After the brief ascent, we bombed down into Casa Grande to the second control (the first was the start line).  At that point, we caught up with the lead group, and we all proceeded out together to discover the wonderful pavement in and around Casa Grande.  In a word, it sucked!  We left town and started heading SE on Main St. on rough pavement and into a slight headwind out of the east.  We tucked into a paceline, but it seemed rather dis-jointed.  It kept breaking apart and I couldn’t figure out why.  After a brief pull for a couple miles, I settled in the back with Gerry and Dave.

We finally arrived in Eloy, our third control at mile 51.  I had a quick snack and then hit the road with five other riders – Carlton, Clint, Michael, Steve, and another rider whose name escapes me.  We were heading due north and I took off.  A few miles down the road, the group caught up with me and I pulled us along at 23mph for about 4 miles.  We then started rotating pulls, but I noticed that every time Clint or Michael got to the front, the speed picked up to 25mph.  This started getting old as our speed bounced back and forth, making it hard for the riders in the back to stay with the group.  Dave and Gerry, who has also caught up, fell off the back rather quickly due to the frequent changes in speed.

A note about riding style – a brevet is not the same as a hammerhead club ride.  Experienced ultra riders know how to pace themselves.  There is no jumping anytime someone passes someone else – if riding in a group everyone tries to work together to minimize effort so the whole group goes faster.  Sometimes, local club riders come out for 200k events, and the conflicting mentalities can cause problems.  It’s not that either group is “right”, rather it is just different styles of riding. When I was pulling the group at 23mph, I was riding at an easy 130-140w, a pace that I could keep for many, many hours.  Pushing up to 200w to stay with the group was a quick way to lose energy and end up burning out.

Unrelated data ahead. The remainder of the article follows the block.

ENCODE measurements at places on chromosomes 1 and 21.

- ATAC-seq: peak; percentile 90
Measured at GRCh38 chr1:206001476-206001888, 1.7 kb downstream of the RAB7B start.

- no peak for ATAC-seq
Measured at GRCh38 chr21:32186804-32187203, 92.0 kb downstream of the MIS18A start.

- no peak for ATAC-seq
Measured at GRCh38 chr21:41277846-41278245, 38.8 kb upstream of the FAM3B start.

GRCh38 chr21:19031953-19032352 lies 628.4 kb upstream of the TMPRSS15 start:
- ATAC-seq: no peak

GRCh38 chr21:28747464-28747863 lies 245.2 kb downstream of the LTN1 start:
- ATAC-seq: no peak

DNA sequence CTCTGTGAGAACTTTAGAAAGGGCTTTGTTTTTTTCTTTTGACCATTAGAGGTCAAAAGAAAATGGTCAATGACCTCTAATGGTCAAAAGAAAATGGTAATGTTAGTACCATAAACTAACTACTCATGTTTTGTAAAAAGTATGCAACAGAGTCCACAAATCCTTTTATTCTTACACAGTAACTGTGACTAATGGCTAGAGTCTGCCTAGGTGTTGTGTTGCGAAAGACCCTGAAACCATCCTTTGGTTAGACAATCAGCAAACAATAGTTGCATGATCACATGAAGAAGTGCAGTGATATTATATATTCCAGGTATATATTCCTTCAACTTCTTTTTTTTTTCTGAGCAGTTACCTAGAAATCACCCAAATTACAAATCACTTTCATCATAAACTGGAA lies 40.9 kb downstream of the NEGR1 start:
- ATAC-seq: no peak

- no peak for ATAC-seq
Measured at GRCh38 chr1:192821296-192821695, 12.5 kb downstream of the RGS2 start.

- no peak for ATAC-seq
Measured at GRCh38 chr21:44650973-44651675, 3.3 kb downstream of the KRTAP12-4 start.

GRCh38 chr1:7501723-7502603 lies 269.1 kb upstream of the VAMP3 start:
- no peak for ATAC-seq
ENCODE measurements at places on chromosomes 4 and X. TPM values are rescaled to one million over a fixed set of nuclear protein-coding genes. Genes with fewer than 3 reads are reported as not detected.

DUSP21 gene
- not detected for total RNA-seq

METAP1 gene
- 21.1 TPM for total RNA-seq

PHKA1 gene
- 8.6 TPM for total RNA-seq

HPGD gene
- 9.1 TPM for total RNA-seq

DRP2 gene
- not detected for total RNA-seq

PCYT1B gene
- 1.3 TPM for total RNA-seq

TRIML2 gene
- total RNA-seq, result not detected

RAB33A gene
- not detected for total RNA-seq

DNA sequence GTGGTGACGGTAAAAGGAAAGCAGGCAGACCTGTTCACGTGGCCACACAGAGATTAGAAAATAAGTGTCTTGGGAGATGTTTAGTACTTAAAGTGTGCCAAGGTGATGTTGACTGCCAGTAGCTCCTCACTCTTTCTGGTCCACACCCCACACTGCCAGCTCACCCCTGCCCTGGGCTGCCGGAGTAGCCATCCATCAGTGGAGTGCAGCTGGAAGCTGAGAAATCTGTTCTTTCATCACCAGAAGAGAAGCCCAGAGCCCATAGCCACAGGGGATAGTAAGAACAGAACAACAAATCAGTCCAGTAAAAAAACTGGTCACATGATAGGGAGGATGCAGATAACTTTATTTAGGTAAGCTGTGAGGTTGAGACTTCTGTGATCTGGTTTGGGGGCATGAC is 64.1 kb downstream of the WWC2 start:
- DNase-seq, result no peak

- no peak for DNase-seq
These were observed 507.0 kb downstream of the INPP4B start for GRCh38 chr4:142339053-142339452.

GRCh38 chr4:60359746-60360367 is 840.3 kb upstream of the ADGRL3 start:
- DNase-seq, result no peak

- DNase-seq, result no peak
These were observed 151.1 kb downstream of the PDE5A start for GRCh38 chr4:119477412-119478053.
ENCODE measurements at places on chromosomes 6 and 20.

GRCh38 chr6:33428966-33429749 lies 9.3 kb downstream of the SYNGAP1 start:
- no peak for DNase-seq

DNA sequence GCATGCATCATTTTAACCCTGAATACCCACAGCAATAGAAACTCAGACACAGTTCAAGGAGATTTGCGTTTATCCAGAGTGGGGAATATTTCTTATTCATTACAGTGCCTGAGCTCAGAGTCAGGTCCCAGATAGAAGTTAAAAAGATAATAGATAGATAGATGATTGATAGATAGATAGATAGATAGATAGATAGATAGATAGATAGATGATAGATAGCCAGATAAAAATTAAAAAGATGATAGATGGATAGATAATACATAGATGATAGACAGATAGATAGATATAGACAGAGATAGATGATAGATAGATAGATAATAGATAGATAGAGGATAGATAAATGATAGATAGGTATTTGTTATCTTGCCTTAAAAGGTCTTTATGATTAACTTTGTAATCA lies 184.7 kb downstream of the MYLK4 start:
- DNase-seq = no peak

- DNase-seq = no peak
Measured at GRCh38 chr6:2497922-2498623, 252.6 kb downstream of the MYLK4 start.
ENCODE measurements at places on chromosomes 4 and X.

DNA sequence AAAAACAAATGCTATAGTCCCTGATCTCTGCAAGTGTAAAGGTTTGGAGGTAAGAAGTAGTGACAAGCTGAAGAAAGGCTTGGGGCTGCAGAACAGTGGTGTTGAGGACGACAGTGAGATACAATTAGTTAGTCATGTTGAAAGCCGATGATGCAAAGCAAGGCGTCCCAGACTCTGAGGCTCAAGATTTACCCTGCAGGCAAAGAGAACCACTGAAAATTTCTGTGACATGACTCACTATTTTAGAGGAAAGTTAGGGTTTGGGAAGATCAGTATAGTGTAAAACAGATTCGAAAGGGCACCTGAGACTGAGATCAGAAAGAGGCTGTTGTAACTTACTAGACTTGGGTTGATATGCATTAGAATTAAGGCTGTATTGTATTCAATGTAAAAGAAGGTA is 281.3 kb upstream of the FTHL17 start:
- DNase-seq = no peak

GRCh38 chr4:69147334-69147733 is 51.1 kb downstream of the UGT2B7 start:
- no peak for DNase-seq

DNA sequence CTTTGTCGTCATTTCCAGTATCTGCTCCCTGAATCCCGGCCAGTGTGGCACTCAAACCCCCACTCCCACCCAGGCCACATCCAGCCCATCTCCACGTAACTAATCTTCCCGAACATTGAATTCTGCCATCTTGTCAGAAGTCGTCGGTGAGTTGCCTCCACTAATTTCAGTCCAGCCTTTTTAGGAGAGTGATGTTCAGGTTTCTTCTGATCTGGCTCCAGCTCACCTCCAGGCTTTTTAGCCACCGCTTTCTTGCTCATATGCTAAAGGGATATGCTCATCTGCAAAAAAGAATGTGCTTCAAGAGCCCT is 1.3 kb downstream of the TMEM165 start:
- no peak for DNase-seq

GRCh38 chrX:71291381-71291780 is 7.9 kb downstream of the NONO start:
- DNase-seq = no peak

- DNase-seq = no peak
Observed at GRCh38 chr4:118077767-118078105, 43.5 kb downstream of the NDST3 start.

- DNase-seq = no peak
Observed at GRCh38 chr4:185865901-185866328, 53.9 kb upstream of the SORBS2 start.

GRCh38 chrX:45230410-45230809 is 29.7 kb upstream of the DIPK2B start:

As we started zigzagging into Coolidge, we could tell that we were going into a stiff headwind out of the east on a very gentle ascent.  I tried staying with the group, but the bouncing paceline kept dumping me off the back (I stayed in the back position so that the DF riders could get the most advantage from the draft – there was no use having me in front given the wind, but I did offer).  I finally decided to ride my own ride and let them go.  The wind had knocked their speed down to about 12mph, while I was going about 11mph, and I watched them disappear slowly down the road.

I didn’t really know how long this wind/road would last, so I just settled into my pace and kept riding.  I expected Dave and Gerry to catch up any time, but they didn’t.  I even stopped for a few minutes to try to pet some horses.  It was warming up into a gorgeous day and I intended to enjoy it at whatever pace I was riding.